7.  At some point prior to Tuesday, September 2, 2014, Mr. Croteau told Mr. Gallagher that he would start work on that date at a residential property in Exeter, New Hampshire where Mr. Croteau was building a shed, and that he would pay Mr. Gallagher $14 per hour for this work. There was no written agreement regarding this work, the number of hours Mr. Gallagher was expected to work and when the work day started or ended, whether the hourly rate Mr. Croteau was paying would be only for Mr. Gallaghers actual work hours at a job site, or whether paid hours would also include the time Mr. Gallagher spent traveling to and from a job site.  Mr. Gallagher assumed that he was to include his travel time to and from a work site in the hours he reported to Mr. Croteau weekly by email. Mr. Croteau’s opinion, which he may or may not have shared with Mr. Gallagher before hiring him, was that travel time was not hours spent working, although he would pay travel time to some workers whose travel time was one hour or more to and from a work site. If there was any email correspondence between Mr. Gallagher and Mr. Croteau in which these competing opinions regarding payment for travel time was raised and discussed, it is not in the record. (Gallagher direct testimony; Croteau cross-examination.)

8. Mr. Croteau told Mr. Gallagher that he could start work each day whenever he wanted, but he needed to keep in mind that the shed jobs required eight hours of work each day in order for them to be completed in two days, and that local noise ordinances specified when work could begin, typically no earlier than 7:30 a.m., and how late one could work at the site, often no later than 45 minutes after sunset. He recalled giving Mr. Gallagher a Form 1099 to complete and return to him, and that Mr. Gallagher did not do so.  Mr. Gallagher did not recall being given this form or being told to return it.  (Croteau direct testimony and cross-examination.)

9. There was also no written agreement as to whether Mr. Gallagher was hired by Mr. Croteau or his business as an employee, or whether he was to perform shed construction-related work as an independent contractor.  During his hearing testimony, Mr. Gallagher denied knowing what an independent contractor was.  (Gallagher direct testimony.)  However, in the non-payment of wages complaint that he filed in late 2014 with the Office of the Attorney General’s Fair Labor Division, Mr. Gallagher stated that he “started working for Kevin J. Croteau on 9/2/2014 as an independent contractor providing my services as a laborer for his company building sheds.” (Exh. 1: Fair Labor Div. Non-Payment of Wage and Workplace Complaint prepared by Mr. Gallagher, dated October 1, 2014, at 2.)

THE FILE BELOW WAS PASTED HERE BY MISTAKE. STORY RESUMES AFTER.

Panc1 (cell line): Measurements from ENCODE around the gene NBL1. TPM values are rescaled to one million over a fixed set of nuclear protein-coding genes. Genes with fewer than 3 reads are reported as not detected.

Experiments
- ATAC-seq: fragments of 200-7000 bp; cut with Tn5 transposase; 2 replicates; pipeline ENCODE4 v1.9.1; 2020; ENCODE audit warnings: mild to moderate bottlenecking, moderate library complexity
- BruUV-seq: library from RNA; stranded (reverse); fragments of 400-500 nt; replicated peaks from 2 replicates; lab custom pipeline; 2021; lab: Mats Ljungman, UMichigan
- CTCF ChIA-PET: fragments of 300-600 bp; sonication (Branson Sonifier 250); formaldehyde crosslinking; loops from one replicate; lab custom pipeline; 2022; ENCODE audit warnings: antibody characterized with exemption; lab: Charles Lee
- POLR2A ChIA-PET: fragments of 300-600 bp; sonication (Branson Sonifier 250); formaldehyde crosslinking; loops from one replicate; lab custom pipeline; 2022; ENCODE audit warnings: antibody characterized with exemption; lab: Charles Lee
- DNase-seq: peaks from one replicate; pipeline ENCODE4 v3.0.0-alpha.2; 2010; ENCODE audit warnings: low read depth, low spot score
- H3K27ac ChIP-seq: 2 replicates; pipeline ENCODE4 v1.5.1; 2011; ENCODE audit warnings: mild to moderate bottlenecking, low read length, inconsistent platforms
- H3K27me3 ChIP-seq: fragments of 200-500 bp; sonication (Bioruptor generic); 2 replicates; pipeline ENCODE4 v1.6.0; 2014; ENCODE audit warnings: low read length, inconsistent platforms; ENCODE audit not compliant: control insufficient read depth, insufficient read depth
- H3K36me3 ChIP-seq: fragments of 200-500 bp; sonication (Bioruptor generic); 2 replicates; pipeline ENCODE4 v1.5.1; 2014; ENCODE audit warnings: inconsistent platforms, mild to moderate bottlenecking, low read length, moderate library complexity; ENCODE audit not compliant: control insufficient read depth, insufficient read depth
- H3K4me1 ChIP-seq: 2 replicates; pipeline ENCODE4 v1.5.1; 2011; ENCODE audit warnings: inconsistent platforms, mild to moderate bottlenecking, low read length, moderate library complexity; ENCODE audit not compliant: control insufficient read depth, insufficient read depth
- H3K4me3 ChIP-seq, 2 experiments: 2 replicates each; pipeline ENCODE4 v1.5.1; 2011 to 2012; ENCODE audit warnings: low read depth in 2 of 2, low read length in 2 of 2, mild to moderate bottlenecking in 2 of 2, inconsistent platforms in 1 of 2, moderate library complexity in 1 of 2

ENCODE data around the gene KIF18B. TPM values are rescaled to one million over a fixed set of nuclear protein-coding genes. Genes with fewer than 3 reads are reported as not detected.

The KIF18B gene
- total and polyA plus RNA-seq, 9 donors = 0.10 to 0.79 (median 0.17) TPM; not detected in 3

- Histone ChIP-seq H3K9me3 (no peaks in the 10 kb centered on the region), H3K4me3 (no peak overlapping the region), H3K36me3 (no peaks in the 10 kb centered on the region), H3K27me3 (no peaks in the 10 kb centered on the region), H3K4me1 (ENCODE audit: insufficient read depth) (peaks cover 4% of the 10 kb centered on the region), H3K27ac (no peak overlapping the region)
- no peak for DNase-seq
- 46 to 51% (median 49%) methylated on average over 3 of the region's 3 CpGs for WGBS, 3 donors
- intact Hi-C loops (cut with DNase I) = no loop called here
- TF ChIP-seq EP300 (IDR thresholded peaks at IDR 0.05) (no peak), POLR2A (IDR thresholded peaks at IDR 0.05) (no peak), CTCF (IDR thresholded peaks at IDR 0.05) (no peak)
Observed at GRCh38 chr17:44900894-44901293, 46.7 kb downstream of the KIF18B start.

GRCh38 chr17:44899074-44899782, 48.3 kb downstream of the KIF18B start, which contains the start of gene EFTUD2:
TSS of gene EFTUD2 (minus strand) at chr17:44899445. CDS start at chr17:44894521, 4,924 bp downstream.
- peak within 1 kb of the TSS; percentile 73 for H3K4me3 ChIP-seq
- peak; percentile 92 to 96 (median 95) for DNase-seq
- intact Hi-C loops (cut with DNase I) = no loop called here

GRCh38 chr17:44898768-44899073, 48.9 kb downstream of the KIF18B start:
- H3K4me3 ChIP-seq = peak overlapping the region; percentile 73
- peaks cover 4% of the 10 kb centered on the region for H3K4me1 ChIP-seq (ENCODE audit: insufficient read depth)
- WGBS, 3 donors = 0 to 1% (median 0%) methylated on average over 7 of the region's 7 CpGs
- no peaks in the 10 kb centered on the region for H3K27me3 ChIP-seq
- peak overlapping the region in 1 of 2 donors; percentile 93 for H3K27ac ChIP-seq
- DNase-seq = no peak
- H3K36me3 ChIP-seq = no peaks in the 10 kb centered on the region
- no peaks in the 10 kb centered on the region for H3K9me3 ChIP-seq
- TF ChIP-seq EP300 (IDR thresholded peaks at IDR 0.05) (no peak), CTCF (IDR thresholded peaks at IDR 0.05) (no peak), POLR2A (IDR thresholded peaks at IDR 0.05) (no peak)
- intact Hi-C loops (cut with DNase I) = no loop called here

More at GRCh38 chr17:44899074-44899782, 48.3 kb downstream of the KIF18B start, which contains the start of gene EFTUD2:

10. Mr. Gallagher actually had approximately one year of carpentry experience before he applied for the job Mr. Croteau had posted.  He did not know how to build sheds and needed Mr. Croteau to teach him. (Gallagher direct testimony.) Mr. Croteau knew that Mr. Gallagher did not have enough experience to build sheds on his own, and for this reason he was present at the job sites where Mr. Gallagher was working for about 50 percent of the time that Mr. Gallagher worked. (Croteau direct testimony.)

c.  Work Hours Reported for August 31-September 6, 2014

11. The week of August 31-September 6, 2014 was Mr. Gallaghers first work week with the petitioners.3 By informal arrangement,  Mr. Gallagher submitted his hours to Mr. Croteau by email after the end of each work week.  He first did so by email to Mr. Croteau on Monday, September 8, 2014, in which he reported having worked 45.25 hours at 3 Hilton Avenue in ExeterNew Hampshire between Tuesday, September 2 and Sunday, September 7, 2014.4  His email did not state whether these hours included lunch and/or travel time.  Mr. Gallagher subsequently reported his work for a week beginning on Sunday and ending the following Saturday, starting with Sunday, September 7, 2014. As a result of this format change, Mr. Gallagher reported his work hours to Mr. Croteau for Sunday, September 7, 2014 twice, giving a higher work hours figure for that day in his email for the week of September 7-14, 2014 (6.5 hours, instead of the 5 hours he reported in his September 8, 2014 email to Mr. Croteau). Conforming the hours reported to a work week beginning Sunday and ending the following Saturday, the hours Mr. Gallagher reported for his work during the week of August 31, 2014-September 6, 2014 were as follows:

W eek of August 31-September 6, 2014

 

Date Worked

 

Location/Work Site

 

Work Hours

Reported

 

Travel to and from Work Sites Added

 

Total Time

Reported

 

Tuesday

09/02/2014

 

3 Hilton Ave. Exeter NH

 

9:00 a.m. - 1:30 p.m.

4.5 Hours

 

- 0 -

 

4.5 Hours

 

Wednesday

09/03/2014

 

3 Hilton Ave. Exeter NH

 

8:00 a.m. - 5:30 p.m.

9.5 Hours

 

- 0 -

 

9.5 Hours

 

Thursday

09/04/2014

 

3 Hilton Ave. Exeter NH

 

8:00 a.m. - 5:30 p.m.

9.5 Hours

 

- 0 -

 

9.5 Hours

 

Friday

09/05/2014

 

3 Hilton Ave. Exeter NH

 

8:00 a.m. - 4:30 p.m.

8.5 Hours

 

- 0 -

 

8.5 Hours

 

Saturday

09/06/2014

 

3 Hilton Ave. Exeter NH

 

8:45 a.m. - 5:00 p.m.

8.25 Hours

 

- 0 -

 

8.25 Hours

 

TOTAL

 

/ / / / / / / / / / / / / / / / / / /

 

40.25 Hours

 

0 Hours

 

40.25 Hours